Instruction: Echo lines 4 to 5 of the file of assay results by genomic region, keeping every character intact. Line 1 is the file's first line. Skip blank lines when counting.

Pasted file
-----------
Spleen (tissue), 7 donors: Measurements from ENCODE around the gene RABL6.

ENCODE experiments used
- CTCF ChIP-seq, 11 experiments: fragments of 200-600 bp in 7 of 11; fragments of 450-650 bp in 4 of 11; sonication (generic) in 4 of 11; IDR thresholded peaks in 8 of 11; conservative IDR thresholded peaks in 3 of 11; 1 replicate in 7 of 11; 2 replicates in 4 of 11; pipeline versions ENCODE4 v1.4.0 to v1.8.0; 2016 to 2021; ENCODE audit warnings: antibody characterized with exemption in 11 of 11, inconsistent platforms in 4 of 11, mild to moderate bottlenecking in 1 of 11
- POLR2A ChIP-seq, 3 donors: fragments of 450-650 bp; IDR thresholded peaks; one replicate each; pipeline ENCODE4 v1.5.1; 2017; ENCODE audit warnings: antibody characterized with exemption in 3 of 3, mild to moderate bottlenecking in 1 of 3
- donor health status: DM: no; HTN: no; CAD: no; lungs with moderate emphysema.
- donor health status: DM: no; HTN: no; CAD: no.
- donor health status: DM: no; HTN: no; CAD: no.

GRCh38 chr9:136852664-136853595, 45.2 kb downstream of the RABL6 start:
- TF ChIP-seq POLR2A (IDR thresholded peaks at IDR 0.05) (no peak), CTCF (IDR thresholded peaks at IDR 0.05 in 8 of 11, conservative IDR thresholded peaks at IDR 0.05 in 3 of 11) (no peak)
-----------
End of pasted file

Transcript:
- POLR2A ChIP-seq, 3 donors: fragments of 450-650 bp; IDR thresholded peaks; one replicate each; pipeline ENCODE4 v1.5.1; 2017; ENCODE audit warnings: antibody characterized with exemption in 3 of 3, mild to moderate bottlenecking in 1 of 3
- donor health status: DM: no; HTN: no; CAD: no; lungs with moderate emphysema.